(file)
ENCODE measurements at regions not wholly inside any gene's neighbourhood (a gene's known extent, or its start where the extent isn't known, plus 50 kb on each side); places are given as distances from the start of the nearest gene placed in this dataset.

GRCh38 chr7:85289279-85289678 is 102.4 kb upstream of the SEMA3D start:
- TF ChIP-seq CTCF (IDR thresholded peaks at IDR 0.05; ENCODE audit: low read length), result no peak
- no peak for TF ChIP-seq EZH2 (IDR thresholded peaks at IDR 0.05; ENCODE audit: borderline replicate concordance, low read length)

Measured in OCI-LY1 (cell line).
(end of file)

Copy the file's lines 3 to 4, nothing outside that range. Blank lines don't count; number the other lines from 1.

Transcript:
- TF ChIP-seq CTCF (IDR thresholded peaks at IDR 0.05; ENCODE audit: low read length), result no peak
- no peak for TF ChIP-seq EZH2 (IDR thresholded peaks at IDR 0.05; ENCODE audit: borderline replicate concordance, low read length)